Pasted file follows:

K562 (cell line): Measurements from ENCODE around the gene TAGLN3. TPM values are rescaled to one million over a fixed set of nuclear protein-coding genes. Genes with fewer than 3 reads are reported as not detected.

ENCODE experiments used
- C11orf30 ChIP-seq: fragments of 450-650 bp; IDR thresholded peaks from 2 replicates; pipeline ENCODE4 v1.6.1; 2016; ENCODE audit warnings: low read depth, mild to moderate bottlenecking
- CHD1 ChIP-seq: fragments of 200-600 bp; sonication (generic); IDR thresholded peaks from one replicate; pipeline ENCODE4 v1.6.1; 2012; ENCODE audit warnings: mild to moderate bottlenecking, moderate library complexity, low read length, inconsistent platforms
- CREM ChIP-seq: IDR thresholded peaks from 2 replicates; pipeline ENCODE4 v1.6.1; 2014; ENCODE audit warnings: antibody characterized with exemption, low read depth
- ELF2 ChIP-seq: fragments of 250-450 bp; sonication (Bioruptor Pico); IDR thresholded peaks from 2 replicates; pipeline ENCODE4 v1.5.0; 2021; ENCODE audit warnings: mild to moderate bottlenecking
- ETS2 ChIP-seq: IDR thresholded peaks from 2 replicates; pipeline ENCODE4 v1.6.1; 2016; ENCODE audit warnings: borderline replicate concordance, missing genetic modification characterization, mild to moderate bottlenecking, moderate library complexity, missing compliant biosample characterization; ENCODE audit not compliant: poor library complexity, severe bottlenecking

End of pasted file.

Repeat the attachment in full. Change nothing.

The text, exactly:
K562 (cell line): Measurements from ENCODE around the gene TAGLN3. TPM values are rescaled to one million over a fixed set of nuclear protein-coding genes. Genes with fewer than 3 reads are reported as not detected.

ENCODE experiments used
- C11orf30 ChIP-seq: fragments of 450-650 bp; IDR thresholded peaks from 2 replicates; pipeline ENCODE4 v1.6.1; 2016; ENCODE audit warnings: low read depth, mild to moderate bottlenecking
- CHD1 ChIP-seq: fragments of 200-600 bp; sonication (generic); IDR thresholded peaks from one replicate; pipeline ENCODE4 v1.6.1; 2012; ENCODE audit warnings: mild to moderate bottlenecking, moderate library complexity, low read length, inconsistent platforms
- CREM ChIP-seq: IDR thresholded peaks from 2 replicates; pipeline ENCODE4 v1.6.1; 2014; ENCODE audit warnings: antibody characterized with exemption, low read depth
- ELF2 ChIP-seq: fragments of 250-450 bp; sonication (Bioruptor Pico); IDR thresholded peaks from 2 replicates; pipeline ENCODE4 v1.5.0; 2021; ENCODE audit warnings: mild to moderate bottlenecking
- ETS2 ChIP-seq: IDR thresholded peaks from 2 replicates; pipeline ENCODE4 v1.6.1; 2016; ENCODE audit warnings: borderline replicate concordance, missing genetic modification characterization, mild to moderate bottlenecking, moderate library complexity, missing compliant biosample characterization; ENCODE audit not compliant: poor library complexity, severe bottlenecking